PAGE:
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Global Chip Shortage a Temporary Problem, But in Extraordinary Times

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Okay, the chip shortage is not exactly a new story; it has been developing over the past year. Ever since the pandemic hit for the first time last spring, we were headed for major inventory imbalances across the supply chain, which often feels like shortages.

A recent Reuters article lays out the causes of the chip shortage rather well, but I’m summarizing it here:

It was actually a chain of events, starting with the pandemic that forced people to operate from home. So suddenly, we had demand for computers and consumer electronics going through the roof. This naturally caused chipmakers to adjust their supply to focus on these markets.

However, as everything opened up, there was still the need for social distancing. So people ended up buying more cars than they normally would (in aggregate). Now, this is where the chip shortage first started showing up because chipmakers couldn’t accommodate them.

Add into that mix a fire at a Renesas factory (supplier of 30% of MCUs used in cars); severe weather in parts of Texas, which limited supply from other major auto chip suppliers Infineon and NXP; chip-guzzling 5G devices that launched during this time; new game consoles from Microsoft and Sony that also launched during this time; record bitcoin mining; and U.S. sanctions on China, which led to stockpiling by China and troubled the entire Asia supply chain, which is highly integrated across a number of Asian economies, including South Korea, China, Japan, Malaysia, Singapore, Philippines, Taiwan, Thailand and Vietnam.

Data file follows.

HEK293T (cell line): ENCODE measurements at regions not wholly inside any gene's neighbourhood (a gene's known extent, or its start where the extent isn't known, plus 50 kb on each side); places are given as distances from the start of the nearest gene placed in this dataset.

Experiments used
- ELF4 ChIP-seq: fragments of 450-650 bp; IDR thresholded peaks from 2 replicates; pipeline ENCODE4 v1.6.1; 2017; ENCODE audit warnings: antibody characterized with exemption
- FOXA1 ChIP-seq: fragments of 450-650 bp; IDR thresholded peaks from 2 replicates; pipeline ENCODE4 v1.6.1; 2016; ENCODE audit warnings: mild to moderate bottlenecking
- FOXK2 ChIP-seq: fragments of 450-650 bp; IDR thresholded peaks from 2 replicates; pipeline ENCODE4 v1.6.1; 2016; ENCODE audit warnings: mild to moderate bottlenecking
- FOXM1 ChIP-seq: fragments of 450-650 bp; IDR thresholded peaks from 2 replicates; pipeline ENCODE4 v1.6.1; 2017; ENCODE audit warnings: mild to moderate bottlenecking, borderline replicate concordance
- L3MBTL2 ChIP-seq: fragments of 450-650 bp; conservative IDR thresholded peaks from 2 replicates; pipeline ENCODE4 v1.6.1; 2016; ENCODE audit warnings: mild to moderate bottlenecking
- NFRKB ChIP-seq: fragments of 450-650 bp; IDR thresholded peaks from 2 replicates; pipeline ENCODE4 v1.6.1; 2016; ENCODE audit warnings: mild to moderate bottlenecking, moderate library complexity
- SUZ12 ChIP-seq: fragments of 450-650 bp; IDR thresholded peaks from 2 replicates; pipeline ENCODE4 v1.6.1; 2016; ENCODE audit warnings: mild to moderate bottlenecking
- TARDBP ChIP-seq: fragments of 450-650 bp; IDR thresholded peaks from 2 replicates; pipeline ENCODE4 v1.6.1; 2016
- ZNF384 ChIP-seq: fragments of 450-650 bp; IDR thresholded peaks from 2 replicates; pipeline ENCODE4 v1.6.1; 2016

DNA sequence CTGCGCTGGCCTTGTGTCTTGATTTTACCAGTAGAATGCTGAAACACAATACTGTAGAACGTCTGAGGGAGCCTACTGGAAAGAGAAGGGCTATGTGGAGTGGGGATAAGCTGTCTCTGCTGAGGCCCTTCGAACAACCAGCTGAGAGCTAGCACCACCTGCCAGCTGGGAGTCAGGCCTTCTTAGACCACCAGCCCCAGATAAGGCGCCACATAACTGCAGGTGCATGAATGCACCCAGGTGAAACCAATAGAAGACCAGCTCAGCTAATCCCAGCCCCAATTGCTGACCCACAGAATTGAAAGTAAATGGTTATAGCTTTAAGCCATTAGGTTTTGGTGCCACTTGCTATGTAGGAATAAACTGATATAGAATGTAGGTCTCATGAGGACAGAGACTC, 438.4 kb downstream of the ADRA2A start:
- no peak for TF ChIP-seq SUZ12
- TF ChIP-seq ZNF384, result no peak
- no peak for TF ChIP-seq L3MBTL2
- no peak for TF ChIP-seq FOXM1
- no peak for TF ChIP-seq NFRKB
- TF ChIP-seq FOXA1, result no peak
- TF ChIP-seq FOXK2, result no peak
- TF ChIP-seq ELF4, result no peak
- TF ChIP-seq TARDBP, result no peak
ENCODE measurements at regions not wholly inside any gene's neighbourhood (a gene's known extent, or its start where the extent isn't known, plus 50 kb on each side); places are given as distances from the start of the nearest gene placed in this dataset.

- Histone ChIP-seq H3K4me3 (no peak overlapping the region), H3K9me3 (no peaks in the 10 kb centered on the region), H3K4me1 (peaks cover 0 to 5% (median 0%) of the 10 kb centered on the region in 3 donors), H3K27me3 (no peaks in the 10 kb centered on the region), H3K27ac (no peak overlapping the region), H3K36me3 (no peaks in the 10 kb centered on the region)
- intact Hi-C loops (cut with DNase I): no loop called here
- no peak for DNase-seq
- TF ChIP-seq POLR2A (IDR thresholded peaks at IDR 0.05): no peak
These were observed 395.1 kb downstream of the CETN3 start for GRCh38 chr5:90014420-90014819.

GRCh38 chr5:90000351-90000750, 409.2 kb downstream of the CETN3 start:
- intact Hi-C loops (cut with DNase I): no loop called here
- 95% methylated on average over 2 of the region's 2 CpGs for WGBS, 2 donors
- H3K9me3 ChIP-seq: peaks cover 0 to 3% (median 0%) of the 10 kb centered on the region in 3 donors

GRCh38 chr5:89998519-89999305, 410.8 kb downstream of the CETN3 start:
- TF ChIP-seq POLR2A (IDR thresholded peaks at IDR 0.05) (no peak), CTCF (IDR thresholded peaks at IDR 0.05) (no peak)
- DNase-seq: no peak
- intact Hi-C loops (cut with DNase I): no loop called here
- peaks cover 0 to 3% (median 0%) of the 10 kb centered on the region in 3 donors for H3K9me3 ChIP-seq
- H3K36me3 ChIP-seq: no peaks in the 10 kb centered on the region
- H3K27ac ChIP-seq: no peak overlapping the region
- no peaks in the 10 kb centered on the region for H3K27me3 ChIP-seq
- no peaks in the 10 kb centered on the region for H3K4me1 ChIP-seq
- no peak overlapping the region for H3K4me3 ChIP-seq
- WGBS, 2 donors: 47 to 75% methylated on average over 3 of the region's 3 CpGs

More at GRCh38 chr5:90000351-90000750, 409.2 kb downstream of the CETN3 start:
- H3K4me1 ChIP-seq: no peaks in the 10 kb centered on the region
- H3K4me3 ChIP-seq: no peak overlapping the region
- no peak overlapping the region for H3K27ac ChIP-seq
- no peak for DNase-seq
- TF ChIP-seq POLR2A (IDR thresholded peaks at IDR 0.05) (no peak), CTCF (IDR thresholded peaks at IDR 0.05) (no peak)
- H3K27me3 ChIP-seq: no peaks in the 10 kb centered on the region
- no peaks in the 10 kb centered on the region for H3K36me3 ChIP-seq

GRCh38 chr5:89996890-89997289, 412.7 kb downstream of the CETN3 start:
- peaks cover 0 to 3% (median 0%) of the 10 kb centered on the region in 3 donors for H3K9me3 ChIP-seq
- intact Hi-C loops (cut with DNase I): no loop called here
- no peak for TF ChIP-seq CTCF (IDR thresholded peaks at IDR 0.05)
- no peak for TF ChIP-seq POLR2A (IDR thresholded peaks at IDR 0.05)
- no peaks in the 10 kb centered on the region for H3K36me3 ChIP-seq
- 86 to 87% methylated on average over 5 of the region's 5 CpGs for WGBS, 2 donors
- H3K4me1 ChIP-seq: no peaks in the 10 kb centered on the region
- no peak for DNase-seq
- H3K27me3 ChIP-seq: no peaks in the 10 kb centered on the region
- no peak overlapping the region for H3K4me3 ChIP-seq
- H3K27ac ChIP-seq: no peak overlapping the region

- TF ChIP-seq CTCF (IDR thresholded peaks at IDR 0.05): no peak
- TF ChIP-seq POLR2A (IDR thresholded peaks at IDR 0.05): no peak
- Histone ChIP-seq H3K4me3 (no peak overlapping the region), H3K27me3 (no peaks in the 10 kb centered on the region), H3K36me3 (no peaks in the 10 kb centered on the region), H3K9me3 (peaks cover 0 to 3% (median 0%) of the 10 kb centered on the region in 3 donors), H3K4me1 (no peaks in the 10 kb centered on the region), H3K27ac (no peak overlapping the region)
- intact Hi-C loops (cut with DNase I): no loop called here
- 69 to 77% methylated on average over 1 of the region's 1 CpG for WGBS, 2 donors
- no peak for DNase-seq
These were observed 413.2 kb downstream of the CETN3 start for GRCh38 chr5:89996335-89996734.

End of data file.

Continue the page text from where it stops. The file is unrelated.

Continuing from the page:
What we have as a result of all this is inventory shortage at manufacturers of automobiles as well as a range of consumer electronics products, including smartphones, refrigerators and microwaves. 

A report from IHS Markit offers hope for the auto industry. The research firm expects the MCU shortage to recover gradually, with supply improving in the second quarter, meeting demand in the second and recovering first-half shortfalls in the fourth quarter.

While all players will be impacted, Japanese manufacturers are likely to be somewhat insulated because of inventories at their distributors. Overall auto output forecast was maintained at 84.6 million units, although the situation remains dynamic and could change as we move forward.

The Chip Market Reinvents Itself

Even as all these tensions continue, major changes are afoot on the manufacturing side.

Intel’s (INTC - Free Report) new CEO surprised some of us folks with the announcement that it would continue its internal manufacturing (including 2 new fabs by 2024). However, it will use outside foundries when required and also offer foundry services as a separate business unit.

So Intel appears to be playing nice with the government while it also tries to generate the volumes necessary to maintain such a model. As American technology companies are being encouraged to use locally produced components, Intel’s supply should have some takers in Apple, NVIDIA (NVDA - Free Report) , Microsoft, Facebook, Alphabet and the like.